“I don’t think there’s going to be a shutdown to be perfectly honest with you,” said Senate President Steve Sweeney.
But later Wednesday, Sweeney announced that Democratic lawmakers aren’t buying the governor’s latest budget compromise offer. Gov. Phil Murphy had offered a phased-in sales tax hike, a modified corporate business tax increase and a reduced version of his mainstay, the millionaire’s tax. But Wednesday, Sweeney said raising the millionaire’s tax to 10.75 percent is apparently off the table because it would drive wealthy New Jerseyans out of state.
“It makes no sense for people to stay here when you’re continuing to go after them,” Sweeney said. “I voted for it five or six times, seven times. Whatever you come up with, I voted for it. It’s not the right tax for now. I don’t support it.”
In the ongoing battle over how to fund the budget, Democrats Wednesday debuted their own funding compromise. It’s an effort to bridge the $855 million revenue gap Murphy identified and vowed to close by vetoing programs in the budget Legislators passed last week.
The counteroffer is topped by two new revenue raisers. Adding a surcharge on short-term property rentals that could generate an estimated $250 million more a year. And boosting the realty transfer tax from 1 percent to 2 percent on properties worth more than a million dollars. That could add another $110 million. Democrats also adjusted $306 million in revenue estimates to be more in line with the governor’s numbers, and threw in $233 million from items like a repatriation of corporate business taxes.
“I don’t like all these things, but in a willingness to look further and compromise with the governor, because we all want to compromise, no one wants to fight. We brought these things forward for one reason, compromise,” said Sweeney.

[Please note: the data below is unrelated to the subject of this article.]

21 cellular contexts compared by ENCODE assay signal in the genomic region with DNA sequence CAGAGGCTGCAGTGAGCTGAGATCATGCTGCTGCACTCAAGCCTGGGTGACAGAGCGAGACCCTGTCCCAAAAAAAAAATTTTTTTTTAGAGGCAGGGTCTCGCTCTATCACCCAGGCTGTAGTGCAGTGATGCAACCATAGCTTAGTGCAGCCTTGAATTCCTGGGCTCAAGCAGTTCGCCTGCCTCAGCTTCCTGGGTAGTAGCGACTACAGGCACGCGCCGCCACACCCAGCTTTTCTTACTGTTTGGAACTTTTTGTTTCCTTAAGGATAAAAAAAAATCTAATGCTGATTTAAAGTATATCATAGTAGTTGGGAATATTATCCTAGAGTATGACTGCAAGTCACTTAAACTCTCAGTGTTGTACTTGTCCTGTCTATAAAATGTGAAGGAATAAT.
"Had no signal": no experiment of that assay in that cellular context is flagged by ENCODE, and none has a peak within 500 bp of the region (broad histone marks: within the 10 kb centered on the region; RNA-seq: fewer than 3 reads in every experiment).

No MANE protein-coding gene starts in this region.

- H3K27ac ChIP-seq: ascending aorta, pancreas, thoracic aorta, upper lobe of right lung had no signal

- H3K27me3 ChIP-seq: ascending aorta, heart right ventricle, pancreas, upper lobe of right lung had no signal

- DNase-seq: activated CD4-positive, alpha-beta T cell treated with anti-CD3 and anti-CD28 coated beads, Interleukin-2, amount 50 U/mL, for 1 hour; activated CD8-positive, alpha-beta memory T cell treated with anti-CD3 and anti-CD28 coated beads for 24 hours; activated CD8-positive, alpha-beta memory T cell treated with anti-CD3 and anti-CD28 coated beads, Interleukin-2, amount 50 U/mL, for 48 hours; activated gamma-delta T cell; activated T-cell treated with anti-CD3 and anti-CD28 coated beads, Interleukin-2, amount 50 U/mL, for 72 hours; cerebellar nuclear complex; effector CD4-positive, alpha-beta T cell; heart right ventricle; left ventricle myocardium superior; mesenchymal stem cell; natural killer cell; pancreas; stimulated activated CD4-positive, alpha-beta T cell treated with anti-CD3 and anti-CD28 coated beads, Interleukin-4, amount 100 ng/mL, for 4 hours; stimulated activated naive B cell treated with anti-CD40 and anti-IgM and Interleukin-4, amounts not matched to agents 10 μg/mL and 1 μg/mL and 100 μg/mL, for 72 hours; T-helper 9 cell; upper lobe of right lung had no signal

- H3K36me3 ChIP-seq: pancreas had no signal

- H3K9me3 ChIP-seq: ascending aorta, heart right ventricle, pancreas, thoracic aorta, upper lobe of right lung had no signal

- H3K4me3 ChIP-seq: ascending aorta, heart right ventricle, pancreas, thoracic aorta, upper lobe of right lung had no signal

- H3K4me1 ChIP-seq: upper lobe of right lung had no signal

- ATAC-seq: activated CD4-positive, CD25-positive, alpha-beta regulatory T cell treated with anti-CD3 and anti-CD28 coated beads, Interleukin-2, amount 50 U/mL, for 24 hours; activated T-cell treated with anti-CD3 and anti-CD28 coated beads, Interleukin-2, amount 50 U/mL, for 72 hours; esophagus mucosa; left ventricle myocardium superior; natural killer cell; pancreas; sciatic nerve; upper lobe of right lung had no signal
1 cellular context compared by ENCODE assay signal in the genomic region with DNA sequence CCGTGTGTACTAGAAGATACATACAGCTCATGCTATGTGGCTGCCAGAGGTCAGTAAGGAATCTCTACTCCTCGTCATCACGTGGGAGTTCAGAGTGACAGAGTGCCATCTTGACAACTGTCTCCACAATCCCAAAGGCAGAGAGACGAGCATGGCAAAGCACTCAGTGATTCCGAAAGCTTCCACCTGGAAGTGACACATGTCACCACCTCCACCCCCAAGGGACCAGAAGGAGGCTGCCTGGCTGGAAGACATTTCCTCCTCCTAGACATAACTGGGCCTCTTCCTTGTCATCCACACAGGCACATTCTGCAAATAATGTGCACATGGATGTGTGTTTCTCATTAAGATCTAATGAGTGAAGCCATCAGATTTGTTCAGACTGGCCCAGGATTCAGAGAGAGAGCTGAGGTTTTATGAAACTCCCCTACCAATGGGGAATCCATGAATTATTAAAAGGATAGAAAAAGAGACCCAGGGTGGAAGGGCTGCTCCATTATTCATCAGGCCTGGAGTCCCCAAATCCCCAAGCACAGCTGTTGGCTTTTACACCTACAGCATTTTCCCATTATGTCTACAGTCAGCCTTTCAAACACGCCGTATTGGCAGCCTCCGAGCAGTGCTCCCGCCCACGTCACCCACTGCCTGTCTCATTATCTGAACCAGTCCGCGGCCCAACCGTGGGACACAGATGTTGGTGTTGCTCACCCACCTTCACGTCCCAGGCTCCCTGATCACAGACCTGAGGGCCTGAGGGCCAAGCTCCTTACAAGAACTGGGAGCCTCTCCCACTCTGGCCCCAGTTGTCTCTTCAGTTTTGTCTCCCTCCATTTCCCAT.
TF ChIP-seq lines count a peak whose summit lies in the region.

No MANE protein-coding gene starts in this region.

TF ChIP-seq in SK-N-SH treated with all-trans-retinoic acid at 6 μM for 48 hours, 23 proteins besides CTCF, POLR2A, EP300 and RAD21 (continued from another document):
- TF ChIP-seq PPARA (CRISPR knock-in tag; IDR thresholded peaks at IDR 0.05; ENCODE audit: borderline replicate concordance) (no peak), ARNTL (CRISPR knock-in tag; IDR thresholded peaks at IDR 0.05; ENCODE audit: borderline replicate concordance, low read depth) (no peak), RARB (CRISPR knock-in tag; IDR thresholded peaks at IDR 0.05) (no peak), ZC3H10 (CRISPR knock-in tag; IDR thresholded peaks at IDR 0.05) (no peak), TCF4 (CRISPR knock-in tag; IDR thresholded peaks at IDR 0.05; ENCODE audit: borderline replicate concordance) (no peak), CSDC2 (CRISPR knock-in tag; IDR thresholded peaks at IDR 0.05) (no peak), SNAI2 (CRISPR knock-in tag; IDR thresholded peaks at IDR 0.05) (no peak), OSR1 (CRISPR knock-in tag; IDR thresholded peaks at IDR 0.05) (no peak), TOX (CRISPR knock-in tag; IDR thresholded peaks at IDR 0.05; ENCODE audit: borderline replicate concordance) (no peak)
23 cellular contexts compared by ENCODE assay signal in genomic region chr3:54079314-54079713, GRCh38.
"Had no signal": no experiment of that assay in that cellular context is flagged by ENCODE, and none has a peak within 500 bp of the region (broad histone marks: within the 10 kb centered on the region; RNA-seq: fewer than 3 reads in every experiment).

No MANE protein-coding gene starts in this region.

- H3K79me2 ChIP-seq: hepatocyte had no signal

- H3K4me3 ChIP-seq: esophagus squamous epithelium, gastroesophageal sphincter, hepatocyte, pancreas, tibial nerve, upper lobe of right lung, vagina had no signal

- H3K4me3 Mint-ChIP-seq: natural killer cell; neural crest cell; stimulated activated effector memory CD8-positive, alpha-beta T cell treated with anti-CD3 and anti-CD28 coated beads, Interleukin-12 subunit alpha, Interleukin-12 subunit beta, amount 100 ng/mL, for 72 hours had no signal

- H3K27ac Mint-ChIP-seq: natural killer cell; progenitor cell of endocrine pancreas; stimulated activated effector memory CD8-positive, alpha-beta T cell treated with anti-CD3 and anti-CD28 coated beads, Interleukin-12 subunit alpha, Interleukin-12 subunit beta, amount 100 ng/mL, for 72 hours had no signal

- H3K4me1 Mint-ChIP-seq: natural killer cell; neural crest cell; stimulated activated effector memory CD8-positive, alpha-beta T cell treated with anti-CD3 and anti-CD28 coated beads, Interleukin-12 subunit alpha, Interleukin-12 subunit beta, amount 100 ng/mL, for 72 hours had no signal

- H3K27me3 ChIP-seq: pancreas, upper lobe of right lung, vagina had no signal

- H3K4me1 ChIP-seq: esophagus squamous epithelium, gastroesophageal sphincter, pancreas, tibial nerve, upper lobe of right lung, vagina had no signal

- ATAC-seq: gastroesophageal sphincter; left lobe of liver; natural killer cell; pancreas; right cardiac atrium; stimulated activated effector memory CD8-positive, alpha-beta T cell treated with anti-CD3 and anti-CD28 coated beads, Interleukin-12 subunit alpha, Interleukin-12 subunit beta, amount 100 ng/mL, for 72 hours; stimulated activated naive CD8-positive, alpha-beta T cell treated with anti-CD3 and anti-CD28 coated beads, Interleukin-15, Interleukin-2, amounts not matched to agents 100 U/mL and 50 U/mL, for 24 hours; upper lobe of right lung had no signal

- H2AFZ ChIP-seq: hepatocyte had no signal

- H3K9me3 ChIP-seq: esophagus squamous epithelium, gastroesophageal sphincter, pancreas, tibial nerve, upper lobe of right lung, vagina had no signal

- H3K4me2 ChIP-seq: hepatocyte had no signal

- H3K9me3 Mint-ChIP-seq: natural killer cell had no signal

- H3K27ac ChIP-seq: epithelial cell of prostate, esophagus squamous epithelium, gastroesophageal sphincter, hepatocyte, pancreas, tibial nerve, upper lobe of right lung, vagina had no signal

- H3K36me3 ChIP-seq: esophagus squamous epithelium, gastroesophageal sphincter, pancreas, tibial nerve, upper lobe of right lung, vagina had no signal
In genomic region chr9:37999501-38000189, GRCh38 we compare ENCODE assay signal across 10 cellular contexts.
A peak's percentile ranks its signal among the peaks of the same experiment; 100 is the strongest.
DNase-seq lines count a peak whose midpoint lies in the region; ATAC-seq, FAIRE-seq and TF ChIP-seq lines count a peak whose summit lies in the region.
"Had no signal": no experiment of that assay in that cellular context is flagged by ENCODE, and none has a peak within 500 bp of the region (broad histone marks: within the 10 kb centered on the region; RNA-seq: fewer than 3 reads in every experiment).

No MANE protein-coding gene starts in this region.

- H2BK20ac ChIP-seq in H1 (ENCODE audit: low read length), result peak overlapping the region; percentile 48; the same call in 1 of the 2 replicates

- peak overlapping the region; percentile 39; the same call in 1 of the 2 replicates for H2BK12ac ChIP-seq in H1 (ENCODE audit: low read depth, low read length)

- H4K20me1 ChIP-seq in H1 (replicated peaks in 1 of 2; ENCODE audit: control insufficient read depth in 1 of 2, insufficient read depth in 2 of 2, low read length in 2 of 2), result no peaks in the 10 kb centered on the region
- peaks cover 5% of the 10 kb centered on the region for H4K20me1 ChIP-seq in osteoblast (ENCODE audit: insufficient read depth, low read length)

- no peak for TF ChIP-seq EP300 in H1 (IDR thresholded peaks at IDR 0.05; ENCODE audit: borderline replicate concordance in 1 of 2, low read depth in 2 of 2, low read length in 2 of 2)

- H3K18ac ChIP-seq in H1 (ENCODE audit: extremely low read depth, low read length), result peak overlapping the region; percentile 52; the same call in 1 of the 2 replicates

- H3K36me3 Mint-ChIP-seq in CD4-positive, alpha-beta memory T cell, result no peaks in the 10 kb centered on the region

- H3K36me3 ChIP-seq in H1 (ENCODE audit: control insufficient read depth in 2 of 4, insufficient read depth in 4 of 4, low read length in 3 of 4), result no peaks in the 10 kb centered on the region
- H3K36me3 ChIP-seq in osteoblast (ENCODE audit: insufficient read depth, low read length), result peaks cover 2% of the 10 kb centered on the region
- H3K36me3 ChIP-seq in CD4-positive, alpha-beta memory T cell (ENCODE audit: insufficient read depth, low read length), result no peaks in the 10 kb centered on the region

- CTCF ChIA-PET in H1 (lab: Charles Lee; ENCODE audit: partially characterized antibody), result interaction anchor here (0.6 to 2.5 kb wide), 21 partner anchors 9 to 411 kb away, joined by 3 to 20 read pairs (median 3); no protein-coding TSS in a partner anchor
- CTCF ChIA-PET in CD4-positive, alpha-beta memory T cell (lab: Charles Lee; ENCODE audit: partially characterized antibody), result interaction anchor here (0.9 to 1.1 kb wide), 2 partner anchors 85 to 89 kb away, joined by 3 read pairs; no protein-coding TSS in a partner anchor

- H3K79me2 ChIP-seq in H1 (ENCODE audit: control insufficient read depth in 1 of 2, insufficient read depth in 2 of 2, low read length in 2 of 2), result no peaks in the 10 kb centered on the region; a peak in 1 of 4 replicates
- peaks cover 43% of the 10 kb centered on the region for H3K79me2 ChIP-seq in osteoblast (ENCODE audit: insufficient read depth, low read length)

“But let me be clear, I’m not going to sell out New Jersey future, or Newark’s future, for the sake of a deal,” Murphy said.
Murphy held his own news conference Wednesday morning at Newark City Hall where Newark Mayor Ras Baraka and some Democratic legislators threw their support behind his proposed budget.
“We know that there’s a place to resolve this. We want it to be resolved immediately, and we think that everybody should pay their fair share,” Baraka said.
“A good deal beats a bad war, and the fact is that the governor has offered a compromise and hopefully the people that disagree understand that we’re trying to resolve the situation,” said Democratic Assemblyman Ralph Caputo.
The governor indicated, again, that he’s open to compromise, but he insisted the path to a budget agreement must include a millionaire’s tax. Otherwise, he would balance the legislature’s budget with his veto pen.
“Without that agreement, I’m prepared to do what is necessary. I am not here to play the same old games. Enough of the gimmicks. The people of Newark and the people of New Jersey deserve honesty, and they demand we treat state finances honestly as well,” Murphy said.
“If they shut it down, it’s because the governor has decided to shut it down because he wants to raise taxes on people, and we don’t want to do that. There’s no need for it at that point, and we gave the governor a balanced budget. We stand by out budget,” Sweeney said.
Sweeney said this is their best effort to compromise, and that they could draft and pass bills by Friday. Then he bounced the budget ball back into the governor’s court.